NZXT Sentry 3 Fan Controller Review - A Promising Direction

By Published June 11, 2014 at 12:10 pm
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Additional Info

  • Component: Accessory
  • Awards: Editor's Choice
  • Original MSRP: 35
  • Manufacturer: NZXT

After releasing CAM, which we previewed here, NZXT is back in the hardware world with their Sentry 3 LCD fan controller. The previous model—the Sentry 2—was a great entry-level fan controller, but had some annoyances in the way of cable management. The Sentry 3 has built upon what made its predecessor great and has added features that were needed, taking away a few that were unnecessary. Many times we see companies churn out new products that are just re-packaged versions of something they was already released, but the Sentry 3 thankfully avoids this model.

In this review, we'll look at NZXT's Sentry 3 specs, its performance and accuracy as a fan controller and temperature reader, and overall build quality.

NZXT Sentry 3 Review - The Best Fan Controller We've Tested

NZXT Sentry 3 Specs

Model Number AC-SEN-3-B1
Dimensions 129mm x 31mm
Material Steel, ABS Plastic, Capacitive Touchscreen, PCB
Fan Connector 3-Pin or 4-Pin
Finish Textured Injected Plastic
Included Accessories 4x M3 Screws
Form Factor Single Bay 5.25"
UPC 15671011923
EAN 5060301691173
Connections 1x Molex, 1x Temperature Sensor, 5x PWM Male Fan Connectors
Maximum Combined Wattage 75 Watts
Brightness Levels On / Off
Control Modes Manual / Performance / Quiet
Fan Channel Quantity 5 Channels
Fan Channel Wattage 15 Watts
Temperature Range 0 to 120°C
Minimum Power To Fans 0%
Screen Size 5.4 Inches
Screen Type Capacitive Touch
Fan Control Method Voltage
Warranty 2 Years

The Sentry 3 is an LCD fan controller that fits into your 5.25" bay on just about any case. The Sentry 3 has changed up the color scheme and uses a deeper blue LED LCD, as opposed to the red highlights of the previous itineration. The blue color is a nice change and the brightness is perfect for my tastes -- not so much that you're blinded from the side, but enough that it looks great (at the right angles).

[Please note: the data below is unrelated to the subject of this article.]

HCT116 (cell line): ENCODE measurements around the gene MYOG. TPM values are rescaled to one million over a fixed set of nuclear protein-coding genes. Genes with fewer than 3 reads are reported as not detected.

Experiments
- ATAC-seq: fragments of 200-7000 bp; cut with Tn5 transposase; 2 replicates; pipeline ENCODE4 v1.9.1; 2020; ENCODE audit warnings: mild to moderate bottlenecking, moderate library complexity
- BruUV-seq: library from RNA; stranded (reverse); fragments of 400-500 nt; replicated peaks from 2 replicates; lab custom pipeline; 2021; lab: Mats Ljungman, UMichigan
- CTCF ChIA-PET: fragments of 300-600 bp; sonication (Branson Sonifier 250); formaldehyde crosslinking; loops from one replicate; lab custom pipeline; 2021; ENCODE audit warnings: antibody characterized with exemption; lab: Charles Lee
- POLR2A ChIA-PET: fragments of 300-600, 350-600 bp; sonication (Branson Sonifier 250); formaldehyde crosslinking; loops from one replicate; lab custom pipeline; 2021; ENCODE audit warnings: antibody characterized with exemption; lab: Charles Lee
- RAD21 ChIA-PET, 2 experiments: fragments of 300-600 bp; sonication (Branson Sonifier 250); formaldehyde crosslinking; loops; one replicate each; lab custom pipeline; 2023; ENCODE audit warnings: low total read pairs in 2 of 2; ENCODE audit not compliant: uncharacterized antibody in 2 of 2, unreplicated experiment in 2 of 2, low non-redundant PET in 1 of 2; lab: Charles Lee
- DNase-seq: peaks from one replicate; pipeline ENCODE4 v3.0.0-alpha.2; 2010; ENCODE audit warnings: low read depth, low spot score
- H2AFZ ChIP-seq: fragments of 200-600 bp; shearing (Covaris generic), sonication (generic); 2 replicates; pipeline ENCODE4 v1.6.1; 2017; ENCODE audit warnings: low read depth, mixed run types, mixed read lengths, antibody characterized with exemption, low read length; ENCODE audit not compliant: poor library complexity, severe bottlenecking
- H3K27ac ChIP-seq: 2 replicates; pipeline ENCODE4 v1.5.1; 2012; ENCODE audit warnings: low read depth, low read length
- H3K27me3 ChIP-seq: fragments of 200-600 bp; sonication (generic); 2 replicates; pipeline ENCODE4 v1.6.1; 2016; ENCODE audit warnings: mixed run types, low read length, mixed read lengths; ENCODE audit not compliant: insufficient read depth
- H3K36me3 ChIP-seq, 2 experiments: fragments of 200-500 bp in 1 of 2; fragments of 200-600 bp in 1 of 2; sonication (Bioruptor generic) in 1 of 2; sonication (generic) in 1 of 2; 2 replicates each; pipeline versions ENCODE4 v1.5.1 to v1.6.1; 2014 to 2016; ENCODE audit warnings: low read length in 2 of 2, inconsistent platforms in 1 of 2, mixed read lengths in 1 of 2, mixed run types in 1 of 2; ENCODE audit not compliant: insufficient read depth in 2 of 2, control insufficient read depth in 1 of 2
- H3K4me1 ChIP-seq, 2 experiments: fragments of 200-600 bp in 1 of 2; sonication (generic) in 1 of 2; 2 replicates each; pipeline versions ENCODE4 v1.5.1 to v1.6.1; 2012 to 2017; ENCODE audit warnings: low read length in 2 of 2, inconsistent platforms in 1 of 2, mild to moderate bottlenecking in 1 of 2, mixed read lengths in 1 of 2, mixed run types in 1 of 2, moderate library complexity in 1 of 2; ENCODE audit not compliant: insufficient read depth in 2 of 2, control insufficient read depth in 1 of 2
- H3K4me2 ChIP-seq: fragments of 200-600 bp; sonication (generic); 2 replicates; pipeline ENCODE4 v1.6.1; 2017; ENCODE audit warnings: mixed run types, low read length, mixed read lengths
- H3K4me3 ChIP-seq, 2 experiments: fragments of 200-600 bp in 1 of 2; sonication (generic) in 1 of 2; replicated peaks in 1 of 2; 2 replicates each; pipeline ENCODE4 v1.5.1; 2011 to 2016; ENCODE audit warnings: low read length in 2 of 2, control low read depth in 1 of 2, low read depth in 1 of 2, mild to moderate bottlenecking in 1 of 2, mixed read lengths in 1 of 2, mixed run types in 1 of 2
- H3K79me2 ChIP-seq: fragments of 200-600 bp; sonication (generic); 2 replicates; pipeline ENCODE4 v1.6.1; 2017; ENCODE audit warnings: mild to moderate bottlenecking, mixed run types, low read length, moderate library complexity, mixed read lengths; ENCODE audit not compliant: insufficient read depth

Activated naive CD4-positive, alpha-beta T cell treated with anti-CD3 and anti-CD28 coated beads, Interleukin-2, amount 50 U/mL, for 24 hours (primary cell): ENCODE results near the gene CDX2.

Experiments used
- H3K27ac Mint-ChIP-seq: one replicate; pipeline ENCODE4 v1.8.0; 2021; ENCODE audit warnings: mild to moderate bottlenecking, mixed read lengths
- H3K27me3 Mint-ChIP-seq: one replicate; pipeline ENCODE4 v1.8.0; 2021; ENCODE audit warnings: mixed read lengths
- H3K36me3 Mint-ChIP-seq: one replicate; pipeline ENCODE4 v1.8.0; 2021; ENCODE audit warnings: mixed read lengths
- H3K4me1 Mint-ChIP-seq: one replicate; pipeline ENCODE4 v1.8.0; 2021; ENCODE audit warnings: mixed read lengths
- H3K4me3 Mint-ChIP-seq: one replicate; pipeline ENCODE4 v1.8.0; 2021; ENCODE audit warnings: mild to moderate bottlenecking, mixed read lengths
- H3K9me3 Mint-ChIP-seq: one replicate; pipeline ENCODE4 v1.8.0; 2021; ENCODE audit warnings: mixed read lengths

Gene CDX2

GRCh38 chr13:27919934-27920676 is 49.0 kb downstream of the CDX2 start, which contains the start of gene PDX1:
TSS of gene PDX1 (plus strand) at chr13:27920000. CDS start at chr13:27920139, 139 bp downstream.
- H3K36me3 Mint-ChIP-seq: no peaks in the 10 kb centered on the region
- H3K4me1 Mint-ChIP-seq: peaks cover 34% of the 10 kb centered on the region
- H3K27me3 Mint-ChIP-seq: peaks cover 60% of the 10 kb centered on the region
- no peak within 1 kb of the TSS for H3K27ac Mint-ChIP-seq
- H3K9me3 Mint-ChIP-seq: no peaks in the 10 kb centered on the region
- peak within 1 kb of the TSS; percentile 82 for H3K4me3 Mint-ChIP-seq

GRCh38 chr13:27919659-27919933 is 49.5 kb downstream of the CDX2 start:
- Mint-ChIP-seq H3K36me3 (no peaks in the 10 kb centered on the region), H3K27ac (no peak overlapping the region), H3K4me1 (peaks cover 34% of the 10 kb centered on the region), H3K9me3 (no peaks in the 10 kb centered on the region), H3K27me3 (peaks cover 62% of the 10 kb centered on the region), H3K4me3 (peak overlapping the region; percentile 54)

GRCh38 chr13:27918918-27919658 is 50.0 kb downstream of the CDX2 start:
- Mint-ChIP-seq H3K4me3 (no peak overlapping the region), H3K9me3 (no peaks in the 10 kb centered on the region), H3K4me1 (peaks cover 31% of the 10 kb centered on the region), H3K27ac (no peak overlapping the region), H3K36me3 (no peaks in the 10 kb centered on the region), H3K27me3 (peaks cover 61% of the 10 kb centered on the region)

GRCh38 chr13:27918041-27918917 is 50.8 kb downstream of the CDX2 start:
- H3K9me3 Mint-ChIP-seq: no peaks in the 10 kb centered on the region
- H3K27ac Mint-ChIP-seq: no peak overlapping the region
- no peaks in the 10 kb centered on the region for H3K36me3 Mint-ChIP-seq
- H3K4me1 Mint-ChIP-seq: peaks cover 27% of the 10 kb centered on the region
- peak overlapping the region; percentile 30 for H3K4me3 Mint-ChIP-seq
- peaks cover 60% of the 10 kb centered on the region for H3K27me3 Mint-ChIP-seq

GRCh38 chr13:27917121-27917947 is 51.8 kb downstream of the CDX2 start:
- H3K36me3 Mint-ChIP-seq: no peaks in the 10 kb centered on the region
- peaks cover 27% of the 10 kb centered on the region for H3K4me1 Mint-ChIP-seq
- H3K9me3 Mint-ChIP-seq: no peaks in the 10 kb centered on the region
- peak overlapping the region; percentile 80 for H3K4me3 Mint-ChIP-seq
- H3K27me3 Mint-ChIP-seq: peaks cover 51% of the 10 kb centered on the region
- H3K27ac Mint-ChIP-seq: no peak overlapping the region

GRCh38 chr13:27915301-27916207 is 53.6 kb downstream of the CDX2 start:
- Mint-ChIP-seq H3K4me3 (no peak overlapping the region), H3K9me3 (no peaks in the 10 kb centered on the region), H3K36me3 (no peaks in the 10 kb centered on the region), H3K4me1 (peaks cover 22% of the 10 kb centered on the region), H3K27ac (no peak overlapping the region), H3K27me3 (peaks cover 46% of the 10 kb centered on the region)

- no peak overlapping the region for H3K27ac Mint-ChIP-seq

The top left has an RPM readout for the fan channel currently selected, with the temperature (from the internal sensor) displayed below it in either Fahrenheit or Celsius. To the immediate right of this, located centrally, is a round display that primarily shows the fan channel selection. The left-hand side of this "round display" offers the user-defined speed settings; the top icon sets fans to max RPM, the bottom is for silent configuration, and the middle is a custom setting. To the right of the round channel display is a bar to adjust fan speed, operated with touch input, and below that are a few nodes for the 5 fan channels.

sentry-3-2

Now that we have the display explained, let's get to the fan channels. There are 5 channels that connect to a fan via a male 3-pin connection that is labeled with the channel number. With a 3-pin-to-molex adapter, you could daisy chain multiple fans to each channel. I did this with three 120mm fans to test out how many it would allow, and it seems to have plenty of room for multiple fans. Each channel is numbered and installation was pretty effortless. A cool, new feature that's been added is the ability to link channels together, so the linked channels will run at the same speed. This gives the user greater control of fans grouped together (front fans, side fans; 120mm fans, 220mm fans). This is another step in the right direction.

Criticisms - NZXT's Sentry 3 Could Be Improved